Point of view is the perspective that a writer uses to narrate a story or any particular scene in the story. Most narrative writing employ either a first person or a third person point of view. Another point of view—second person—is less common but has begun to gain more popularity recently.
Along with other main elements of narrative, point of view works in concert to allow for an enjoyable and immersive experience for a reader. It has helped breathe life into static blocks of text, sparking millions of imaginations throughout time and space.
Choosing a point of view may seem arbitrary, but it’s best to understand the differences before a writer begins drafting their next short story or novel. This article will deal exclusively with the two main points of view—first person and third person.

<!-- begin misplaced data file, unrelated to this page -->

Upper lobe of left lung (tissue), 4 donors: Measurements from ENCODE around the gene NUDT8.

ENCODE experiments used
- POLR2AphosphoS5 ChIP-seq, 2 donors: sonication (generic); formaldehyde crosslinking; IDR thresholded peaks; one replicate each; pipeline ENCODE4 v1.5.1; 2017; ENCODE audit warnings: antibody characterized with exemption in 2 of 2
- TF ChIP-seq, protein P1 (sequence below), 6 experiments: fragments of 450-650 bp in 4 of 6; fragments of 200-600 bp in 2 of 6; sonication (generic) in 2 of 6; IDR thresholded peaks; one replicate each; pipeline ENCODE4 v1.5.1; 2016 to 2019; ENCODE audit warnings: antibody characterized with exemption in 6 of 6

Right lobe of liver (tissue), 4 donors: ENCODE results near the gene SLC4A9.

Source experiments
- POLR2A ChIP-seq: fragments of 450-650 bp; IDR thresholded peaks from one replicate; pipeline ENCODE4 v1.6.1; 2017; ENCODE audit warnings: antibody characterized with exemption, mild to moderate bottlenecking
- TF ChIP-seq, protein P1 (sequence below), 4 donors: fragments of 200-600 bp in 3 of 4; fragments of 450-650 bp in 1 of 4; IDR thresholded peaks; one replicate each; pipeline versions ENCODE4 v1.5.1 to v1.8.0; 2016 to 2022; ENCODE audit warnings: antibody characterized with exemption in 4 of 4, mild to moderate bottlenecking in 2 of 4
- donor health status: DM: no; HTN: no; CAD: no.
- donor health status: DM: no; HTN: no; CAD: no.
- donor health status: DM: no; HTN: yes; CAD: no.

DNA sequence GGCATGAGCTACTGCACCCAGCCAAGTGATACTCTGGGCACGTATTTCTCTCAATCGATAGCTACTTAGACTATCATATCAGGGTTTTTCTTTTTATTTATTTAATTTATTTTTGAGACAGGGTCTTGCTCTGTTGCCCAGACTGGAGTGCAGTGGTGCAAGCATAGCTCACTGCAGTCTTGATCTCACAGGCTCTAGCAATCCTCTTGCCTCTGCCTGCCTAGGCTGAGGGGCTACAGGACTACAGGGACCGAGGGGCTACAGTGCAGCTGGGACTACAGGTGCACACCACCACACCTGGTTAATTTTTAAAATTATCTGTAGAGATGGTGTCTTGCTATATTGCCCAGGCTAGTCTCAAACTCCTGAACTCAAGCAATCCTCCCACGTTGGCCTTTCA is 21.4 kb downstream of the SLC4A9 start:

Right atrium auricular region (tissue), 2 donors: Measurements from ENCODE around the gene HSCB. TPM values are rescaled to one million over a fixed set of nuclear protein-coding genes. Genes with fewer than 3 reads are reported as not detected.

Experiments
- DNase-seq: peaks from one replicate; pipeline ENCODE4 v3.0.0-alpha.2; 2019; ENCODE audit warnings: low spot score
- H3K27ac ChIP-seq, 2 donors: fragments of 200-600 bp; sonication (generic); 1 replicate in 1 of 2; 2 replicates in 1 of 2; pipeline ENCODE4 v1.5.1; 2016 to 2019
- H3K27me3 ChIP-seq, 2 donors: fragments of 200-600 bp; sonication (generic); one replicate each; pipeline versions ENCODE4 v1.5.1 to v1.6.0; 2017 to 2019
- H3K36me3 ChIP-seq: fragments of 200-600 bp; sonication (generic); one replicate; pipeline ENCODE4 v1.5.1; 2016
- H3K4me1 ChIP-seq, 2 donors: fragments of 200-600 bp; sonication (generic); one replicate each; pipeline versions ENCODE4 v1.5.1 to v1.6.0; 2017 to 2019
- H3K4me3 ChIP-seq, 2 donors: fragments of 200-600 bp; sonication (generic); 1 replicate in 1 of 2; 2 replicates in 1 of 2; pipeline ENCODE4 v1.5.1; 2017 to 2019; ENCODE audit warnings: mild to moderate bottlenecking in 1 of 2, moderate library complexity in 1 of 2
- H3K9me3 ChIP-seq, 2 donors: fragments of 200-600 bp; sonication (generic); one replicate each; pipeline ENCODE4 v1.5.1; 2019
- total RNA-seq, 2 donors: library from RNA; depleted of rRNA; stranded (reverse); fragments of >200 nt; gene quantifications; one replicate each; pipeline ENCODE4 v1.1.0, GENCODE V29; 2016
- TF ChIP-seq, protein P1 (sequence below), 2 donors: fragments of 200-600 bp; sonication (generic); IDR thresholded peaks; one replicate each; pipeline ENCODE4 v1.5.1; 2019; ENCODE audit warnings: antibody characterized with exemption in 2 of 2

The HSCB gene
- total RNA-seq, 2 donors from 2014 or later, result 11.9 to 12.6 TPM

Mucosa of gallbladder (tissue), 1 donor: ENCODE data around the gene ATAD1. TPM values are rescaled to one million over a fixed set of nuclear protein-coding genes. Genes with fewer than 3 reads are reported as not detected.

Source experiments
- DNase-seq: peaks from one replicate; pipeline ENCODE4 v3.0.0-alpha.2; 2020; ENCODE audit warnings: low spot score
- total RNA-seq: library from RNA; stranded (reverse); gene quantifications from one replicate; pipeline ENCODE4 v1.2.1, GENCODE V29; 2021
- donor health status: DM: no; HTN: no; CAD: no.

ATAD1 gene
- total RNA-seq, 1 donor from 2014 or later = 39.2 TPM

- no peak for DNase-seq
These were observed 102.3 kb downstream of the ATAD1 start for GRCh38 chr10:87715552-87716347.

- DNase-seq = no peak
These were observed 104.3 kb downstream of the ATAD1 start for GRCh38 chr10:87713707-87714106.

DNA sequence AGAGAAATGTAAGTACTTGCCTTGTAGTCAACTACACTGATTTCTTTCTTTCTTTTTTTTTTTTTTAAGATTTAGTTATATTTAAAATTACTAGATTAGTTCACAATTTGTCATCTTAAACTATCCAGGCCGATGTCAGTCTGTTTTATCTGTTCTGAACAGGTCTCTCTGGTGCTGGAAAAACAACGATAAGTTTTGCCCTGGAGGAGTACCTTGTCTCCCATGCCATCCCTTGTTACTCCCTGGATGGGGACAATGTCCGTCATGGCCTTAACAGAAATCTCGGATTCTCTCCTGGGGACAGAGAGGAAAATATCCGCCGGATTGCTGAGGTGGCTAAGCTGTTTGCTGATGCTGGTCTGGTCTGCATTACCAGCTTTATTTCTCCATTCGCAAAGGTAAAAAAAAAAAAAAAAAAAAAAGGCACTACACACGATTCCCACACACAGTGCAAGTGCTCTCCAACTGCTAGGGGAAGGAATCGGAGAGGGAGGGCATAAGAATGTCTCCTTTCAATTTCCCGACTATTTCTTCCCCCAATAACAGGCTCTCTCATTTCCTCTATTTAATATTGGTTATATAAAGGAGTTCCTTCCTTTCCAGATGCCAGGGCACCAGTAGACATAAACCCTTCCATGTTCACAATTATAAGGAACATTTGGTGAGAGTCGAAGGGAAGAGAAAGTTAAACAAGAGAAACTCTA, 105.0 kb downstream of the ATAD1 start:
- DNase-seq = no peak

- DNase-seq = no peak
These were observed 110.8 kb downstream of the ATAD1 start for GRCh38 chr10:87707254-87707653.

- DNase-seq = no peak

First Person Point of View
Today my Professor assigned a comparison essay worth fifty points. “Choose any topic you please,” she had said. After the online lecture, I launched Microsoft Word and opened a new document. Sitting in front of the screen—brain blank as the page before me—I wondered what in the hell to write about as the pulsating cursor mocked me.
In first person, the reader sees through the eyes of the perspective character. The writer will use first-person pronouns such as “my,” “I,” and “me,” as the above passage demonstrates. A writer, and in turn, the reader, is limited to one perspective. This means that the entire story is narrated by the perspective character and the reader effectively inhabits the character’s body and mind.
In most narratives, particularly in creative nonfiction, the perspective character is almost always the protagonist; however, there are times when the narrator takes a backseat. They become a secondary character who tells the story of a protagonist from their perspective. The Great Gatsby by F. Scott Fitzgerald is one such example of a narrative written this way.